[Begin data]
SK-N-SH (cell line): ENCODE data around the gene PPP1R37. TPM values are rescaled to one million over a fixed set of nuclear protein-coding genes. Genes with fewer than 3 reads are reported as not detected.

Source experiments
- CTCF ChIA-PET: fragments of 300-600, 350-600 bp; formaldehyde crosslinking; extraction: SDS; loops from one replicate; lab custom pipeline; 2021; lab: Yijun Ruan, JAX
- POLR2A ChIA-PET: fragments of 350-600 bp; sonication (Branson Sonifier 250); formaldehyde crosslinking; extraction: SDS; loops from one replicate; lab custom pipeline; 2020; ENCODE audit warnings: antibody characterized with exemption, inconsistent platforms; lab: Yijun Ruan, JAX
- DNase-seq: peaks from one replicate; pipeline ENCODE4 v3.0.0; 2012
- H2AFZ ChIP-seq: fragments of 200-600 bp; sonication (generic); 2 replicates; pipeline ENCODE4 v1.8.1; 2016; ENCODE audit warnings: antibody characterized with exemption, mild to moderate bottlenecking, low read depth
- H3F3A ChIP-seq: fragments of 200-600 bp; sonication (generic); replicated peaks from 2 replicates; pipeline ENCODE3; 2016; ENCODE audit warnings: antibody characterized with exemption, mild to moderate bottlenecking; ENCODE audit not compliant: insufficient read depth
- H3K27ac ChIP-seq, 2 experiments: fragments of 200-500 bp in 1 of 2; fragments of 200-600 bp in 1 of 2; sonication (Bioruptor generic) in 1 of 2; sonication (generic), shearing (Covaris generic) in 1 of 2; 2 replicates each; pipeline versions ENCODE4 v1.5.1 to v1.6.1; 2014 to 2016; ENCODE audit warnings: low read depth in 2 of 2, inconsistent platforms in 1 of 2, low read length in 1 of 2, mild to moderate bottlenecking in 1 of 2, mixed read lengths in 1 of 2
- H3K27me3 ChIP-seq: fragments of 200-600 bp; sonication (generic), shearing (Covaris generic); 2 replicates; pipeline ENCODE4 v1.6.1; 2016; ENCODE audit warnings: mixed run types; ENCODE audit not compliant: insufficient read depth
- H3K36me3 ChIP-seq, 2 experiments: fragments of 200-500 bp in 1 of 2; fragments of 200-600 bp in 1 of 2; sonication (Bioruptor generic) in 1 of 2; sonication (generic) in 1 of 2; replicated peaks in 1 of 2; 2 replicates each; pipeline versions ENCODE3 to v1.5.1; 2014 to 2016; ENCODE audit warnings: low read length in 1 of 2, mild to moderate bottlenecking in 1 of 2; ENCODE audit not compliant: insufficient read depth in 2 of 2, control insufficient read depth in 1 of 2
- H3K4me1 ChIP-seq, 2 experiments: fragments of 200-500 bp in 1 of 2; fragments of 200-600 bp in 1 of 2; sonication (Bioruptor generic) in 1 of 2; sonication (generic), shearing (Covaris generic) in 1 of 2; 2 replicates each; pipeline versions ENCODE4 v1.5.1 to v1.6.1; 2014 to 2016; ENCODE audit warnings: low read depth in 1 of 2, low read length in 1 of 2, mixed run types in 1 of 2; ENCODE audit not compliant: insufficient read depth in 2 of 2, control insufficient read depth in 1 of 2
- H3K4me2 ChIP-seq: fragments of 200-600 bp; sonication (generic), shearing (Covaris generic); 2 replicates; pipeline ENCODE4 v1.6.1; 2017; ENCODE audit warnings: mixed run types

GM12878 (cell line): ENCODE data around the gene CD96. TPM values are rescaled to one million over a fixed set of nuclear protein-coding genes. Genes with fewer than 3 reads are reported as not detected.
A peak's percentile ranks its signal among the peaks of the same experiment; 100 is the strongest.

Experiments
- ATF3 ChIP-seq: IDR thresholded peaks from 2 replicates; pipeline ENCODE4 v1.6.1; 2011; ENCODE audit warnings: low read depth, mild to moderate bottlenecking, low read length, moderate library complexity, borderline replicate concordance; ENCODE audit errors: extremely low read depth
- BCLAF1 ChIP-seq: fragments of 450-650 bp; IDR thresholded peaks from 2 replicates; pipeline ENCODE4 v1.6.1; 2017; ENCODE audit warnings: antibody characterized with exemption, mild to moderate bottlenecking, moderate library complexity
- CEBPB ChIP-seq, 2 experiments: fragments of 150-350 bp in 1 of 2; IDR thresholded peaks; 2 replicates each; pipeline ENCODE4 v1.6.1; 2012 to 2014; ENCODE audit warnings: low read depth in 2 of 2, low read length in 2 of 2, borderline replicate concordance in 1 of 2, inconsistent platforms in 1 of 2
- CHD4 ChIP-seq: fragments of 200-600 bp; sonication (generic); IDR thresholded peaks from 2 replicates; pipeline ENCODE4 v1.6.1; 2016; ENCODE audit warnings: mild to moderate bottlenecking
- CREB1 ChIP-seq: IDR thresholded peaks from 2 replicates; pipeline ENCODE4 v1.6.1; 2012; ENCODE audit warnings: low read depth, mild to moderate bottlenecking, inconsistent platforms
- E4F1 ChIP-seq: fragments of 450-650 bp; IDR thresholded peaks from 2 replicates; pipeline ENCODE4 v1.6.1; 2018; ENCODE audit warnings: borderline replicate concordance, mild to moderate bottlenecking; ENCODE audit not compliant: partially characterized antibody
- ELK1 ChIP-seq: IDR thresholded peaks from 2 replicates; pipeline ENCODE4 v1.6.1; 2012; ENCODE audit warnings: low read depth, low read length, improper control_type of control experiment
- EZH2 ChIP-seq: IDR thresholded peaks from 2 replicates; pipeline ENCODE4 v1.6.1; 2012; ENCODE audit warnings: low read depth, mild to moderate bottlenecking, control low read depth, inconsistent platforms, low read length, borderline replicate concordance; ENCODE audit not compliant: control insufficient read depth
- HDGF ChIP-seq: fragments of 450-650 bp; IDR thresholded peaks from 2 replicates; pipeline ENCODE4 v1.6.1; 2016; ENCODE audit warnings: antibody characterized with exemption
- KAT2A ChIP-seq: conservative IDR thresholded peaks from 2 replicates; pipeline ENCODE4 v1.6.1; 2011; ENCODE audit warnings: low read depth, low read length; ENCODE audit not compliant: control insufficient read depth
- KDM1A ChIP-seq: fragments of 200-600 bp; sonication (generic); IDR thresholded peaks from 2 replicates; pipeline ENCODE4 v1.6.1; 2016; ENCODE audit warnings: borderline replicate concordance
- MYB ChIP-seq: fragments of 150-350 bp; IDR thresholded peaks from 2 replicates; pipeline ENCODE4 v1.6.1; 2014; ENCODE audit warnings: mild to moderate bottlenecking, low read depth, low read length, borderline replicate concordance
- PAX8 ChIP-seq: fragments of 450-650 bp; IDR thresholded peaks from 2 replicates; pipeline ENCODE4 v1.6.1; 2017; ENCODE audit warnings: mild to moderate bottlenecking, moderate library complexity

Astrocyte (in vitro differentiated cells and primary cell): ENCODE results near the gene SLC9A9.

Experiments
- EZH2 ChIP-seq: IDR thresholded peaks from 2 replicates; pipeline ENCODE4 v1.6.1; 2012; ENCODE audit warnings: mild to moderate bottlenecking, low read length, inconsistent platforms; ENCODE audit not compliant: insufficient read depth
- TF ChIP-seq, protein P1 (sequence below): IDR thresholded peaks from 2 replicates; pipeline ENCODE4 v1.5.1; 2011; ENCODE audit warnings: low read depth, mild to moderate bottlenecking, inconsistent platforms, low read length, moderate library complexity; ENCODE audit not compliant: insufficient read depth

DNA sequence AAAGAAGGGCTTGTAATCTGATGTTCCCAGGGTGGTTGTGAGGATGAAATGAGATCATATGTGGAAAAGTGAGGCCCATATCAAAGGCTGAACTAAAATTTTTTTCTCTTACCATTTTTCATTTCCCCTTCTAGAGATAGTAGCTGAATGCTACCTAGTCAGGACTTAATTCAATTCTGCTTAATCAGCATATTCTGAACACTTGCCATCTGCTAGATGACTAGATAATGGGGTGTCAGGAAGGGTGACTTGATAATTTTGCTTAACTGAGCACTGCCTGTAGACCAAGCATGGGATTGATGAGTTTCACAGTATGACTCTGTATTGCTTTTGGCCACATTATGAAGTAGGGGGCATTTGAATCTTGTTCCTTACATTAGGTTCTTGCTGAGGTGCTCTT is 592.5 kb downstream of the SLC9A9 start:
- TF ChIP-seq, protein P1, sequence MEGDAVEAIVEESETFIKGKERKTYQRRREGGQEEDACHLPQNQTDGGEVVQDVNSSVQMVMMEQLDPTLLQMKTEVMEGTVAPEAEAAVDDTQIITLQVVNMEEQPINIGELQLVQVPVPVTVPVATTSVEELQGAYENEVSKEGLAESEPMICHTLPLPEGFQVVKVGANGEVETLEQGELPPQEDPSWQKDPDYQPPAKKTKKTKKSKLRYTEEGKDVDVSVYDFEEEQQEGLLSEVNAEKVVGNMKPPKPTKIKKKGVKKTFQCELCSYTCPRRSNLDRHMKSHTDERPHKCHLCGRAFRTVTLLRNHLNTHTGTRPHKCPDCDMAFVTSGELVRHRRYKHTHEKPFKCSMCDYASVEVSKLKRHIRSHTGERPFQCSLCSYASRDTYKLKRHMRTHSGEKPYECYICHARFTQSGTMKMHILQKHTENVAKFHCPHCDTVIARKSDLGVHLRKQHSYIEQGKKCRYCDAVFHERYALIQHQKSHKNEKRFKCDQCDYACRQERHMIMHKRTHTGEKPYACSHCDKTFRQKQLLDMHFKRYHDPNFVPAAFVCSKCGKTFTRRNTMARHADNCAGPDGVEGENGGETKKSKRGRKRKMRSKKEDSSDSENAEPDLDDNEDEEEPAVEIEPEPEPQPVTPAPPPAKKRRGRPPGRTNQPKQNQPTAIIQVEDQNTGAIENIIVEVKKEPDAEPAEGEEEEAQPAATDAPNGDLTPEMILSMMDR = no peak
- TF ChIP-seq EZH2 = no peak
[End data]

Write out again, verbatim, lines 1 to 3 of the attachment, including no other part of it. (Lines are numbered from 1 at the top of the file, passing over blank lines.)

SK-N-SH (cell line): ENCODE data around the gene PPP1R37. TPM values are rescaled to one million over a fixed set of nuclear protein-coding genes. Genes with fewer than 3 reads are reported as not detected.

Source experiments
- CTCF ChIA-PET: fragments of 300-600, 350-600 bp; formaldehyde crosslinking; extraction: SDS; loops from one replicate; lab custom pipeline; 2021; lab: Yijun Ruan, JAX